The Libertine 2005 R CC

Amazon Instant Video

(206) IMDb 6.4/10
Available in HD

In every generation, there comes along a person so scandalous, so rebellious, so willing to break taboos that they topple the world's ideas of what being a free spirit truly means. In the 17th century that person was unequivocally John Wilmot, AKA the 2nd Earl of Rochester the wily and talented rogue who in the course of his short, wild life, become known all at once as a troublemaker, a genius and one of history's most irrepressible believers in liberty.

Starring:
Johnny Depp, Paul Ritter
Runtime:
1 hour, 55 minutes

Available to watch on supported devices.

The Libertine

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Product Details

Genres Drama
Director Laurence Dunmore
Starring Johnny Depp, Paul Ritter
Supporting actors John Malkovich, Stanley Townsend, Francesca Annis, Rosamund Pike, Tom Hollander, Johnny Vegas, Richard Coyle, Tom Burke, Hugh Sachs, Rupert Friend, Kelly Reilly, Jack Davenport, Trudi Jackson, Samantha Morton, Clare Higgins, Freddie Jones, Robert Wilfort, Jake Curran
Studio The Weinstein Company
MPAA rating R (Restricted)
Captions and subtitles English Details
Rental rights 48 hour viewing period. Details
Purchase rights Stream instantly and download to 2 locations Details
Format Amazon Instant Video (streaming online video and digital download)

Other Formats

Customer Reviews

Critics may love this movie because of the performances, but I doubt many viewers who just want to be entertained will like it.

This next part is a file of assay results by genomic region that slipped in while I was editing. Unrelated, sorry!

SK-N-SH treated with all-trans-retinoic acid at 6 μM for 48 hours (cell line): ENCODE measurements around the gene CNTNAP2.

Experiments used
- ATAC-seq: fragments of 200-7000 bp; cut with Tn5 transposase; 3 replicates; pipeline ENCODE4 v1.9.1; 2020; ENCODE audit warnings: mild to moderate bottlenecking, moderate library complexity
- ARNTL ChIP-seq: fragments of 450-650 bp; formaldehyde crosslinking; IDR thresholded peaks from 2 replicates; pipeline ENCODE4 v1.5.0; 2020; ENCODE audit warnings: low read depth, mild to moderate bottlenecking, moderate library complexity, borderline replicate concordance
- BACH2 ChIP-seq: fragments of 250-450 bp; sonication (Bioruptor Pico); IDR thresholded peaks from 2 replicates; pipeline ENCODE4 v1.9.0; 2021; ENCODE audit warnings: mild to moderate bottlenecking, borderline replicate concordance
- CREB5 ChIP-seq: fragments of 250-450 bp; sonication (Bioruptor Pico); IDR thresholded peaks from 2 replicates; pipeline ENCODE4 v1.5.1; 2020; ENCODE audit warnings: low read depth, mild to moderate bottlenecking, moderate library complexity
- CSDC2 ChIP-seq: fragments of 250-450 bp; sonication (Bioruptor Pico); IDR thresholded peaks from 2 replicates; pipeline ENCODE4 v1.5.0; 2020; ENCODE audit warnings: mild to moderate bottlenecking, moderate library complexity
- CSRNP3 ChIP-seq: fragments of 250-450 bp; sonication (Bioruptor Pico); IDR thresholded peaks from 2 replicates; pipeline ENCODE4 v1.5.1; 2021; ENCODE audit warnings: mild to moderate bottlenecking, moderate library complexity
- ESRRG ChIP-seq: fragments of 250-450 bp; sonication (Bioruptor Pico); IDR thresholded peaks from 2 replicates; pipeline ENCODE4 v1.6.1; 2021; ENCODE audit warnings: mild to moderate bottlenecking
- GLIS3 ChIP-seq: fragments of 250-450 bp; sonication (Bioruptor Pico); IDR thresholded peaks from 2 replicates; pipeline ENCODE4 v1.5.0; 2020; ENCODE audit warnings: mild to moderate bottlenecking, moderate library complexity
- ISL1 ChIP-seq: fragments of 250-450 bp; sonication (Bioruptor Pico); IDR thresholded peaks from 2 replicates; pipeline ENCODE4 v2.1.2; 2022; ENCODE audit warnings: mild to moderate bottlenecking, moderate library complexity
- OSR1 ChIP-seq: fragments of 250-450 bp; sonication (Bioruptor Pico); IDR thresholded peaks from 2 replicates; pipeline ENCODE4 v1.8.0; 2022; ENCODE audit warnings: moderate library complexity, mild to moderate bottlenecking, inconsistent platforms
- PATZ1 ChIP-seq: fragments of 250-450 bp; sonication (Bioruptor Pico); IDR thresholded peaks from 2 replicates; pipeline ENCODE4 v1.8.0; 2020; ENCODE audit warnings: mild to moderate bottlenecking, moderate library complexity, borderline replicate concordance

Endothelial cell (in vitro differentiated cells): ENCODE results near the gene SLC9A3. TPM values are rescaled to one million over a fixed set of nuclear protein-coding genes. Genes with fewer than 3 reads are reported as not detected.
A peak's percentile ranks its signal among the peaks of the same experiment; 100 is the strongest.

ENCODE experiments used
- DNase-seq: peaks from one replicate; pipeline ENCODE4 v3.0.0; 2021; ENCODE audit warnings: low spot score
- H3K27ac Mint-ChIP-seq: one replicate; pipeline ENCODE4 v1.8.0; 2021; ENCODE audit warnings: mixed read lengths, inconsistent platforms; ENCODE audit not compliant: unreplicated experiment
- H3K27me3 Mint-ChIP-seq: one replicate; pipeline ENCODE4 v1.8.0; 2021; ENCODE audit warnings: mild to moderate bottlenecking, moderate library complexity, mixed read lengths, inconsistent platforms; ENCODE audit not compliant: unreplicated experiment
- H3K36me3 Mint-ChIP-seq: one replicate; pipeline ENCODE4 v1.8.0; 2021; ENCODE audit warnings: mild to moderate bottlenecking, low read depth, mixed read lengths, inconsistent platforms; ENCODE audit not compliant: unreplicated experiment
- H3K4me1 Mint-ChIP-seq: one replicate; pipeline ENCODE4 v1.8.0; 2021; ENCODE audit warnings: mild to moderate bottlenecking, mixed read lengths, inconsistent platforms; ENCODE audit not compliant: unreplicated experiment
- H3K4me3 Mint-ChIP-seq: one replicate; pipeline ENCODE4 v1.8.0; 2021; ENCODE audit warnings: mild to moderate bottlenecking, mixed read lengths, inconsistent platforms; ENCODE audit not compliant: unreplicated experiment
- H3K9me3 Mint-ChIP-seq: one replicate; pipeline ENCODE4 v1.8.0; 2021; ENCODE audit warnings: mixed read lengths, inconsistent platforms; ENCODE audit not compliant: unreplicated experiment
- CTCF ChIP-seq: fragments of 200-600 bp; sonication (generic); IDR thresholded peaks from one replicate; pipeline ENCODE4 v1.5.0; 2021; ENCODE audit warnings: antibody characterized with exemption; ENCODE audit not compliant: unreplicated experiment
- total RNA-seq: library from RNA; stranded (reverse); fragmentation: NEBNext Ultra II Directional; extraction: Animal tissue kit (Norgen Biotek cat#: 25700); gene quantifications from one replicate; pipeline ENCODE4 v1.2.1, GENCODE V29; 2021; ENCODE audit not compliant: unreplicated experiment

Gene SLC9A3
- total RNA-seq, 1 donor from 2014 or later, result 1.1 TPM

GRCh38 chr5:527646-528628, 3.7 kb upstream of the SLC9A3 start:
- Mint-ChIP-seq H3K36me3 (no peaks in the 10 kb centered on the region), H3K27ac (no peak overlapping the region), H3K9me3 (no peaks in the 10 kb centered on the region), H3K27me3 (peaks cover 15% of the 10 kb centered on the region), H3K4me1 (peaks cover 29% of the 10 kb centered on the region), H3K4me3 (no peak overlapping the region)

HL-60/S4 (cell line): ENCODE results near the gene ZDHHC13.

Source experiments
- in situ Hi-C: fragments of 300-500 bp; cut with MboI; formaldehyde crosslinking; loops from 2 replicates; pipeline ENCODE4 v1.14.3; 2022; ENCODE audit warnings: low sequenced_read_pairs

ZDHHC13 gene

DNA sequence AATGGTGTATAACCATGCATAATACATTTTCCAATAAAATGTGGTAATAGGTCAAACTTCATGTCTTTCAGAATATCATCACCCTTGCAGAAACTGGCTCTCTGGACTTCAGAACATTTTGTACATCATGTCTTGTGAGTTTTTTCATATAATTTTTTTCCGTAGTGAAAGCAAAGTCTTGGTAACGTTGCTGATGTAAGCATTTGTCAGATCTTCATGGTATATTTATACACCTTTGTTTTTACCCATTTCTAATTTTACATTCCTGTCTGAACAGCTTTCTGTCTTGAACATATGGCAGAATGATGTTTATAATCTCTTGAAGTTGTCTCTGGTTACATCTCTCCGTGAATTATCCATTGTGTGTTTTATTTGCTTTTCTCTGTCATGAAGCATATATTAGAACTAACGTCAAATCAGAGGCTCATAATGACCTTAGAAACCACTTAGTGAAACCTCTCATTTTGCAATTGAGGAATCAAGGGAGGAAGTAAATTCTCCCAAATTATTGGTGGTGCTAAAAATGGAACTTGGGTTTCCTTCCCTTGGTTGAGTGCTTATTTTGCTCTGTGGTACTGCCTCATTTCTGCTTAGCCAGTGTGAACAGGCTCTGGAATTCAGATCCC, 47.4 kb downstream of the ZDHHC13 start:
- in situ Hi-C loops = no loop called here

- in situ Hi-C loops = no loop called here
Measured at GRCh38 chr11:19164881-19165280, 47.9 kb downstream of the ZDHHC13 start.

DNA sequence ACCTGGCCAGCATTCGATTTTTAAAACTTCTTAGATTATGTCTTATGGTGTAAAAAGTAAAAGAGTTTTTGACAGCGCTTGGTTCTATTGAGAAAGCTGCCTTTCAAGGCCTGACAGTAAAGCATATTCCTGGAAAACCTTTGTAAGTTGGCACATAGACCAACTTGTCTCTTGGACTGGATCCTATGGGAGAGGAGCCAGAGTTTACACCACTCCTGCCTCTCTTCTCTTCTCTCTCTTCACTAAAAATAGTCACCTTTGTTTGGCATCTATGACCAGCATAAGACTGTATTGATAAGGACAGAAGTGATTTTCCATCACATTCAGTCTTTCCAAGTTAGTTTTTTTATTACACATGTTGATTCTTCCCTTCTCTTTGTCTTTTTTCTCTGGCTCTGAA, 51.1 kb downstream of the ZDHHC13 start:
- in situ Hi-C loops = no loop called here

Ben F. Small
Because of this same lack of light, the film has a very grainy look and all objects are drained of color imbuing a sepia tone throughout.
thornhillatthemovies.com
The picture was grainy, leaving me wondering if I had forgotten my glasses or that, perhaps, I had rented a bootleg copy of the film.
littleredhairedgirl

Most Helpful Customer Reviews

220 of 232 people found the following review helpful By Amazon Customer TOP 1000 REVIEWERVINE VOICE on January 13, 2006
If you go into THE LIBERTINE envisioning Johnny Depp in his previous role as Captain Jack Sparrow or Willy Wonka, forget it. You won't find a similar persona here.

THE LIBERTINE is a dark film that the studio wisely decided to release only after the Christmas holiday season. In it, Depp plays John Wilmot, the second Earl of Rochester (b. 1647 - d. 1680), whose life of debauchery was a public scandal even in a society that tolerated the loose morality of King Charles II and his court. Ironically, as the film makes a point of depicting, Charles (John Malkovich) reluctantly, but regularly, banished Rochester from the royal presence for the liberties the latter took in lampooning the former's free-wheeling lifestyle.

THE LIBERTINE is a depressing affair mainly because there's nobody in it to like. Moreover, neither Wilmot nor the viewers' sensitivities are spared the ravages of tertiary syphilis, the disease that ultimately kills the Earl; the film is a great argument for the advent of penicillin. Only Rosamund Pike as Rochester's long-suffering wife may gain audience sympathy. Elizabeth Barry (Samantha Morton), the struggling actress whose career Rochester takes upon himself to further, apparently for uncharacteristically altruistic reasons, matter-of-factly accepts his help but remained unengaging to this viewer. The gloom is enhanced by a cinematography accomplished in somber, washed-out tones, particularly brown and dark green, with lots of shadows and murky candle light. Even the daylight is muted, as if in winter.

Now having said why THE LIBERTINE isn't light and airy, I have to also say that it's a powerful display of Depp's superlative talent. If the film wasn't so bleak, I'd expect a stampede to nominate Johnny for an Oscar.
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51 of 52 people found the following review helpful By Margaret on March 22, 2006
Verified Purchase
Johnny Depp's performance in this stunning film is beyond anything he has done before. You will see dimensions of his talent that will only become deeper and richer with time.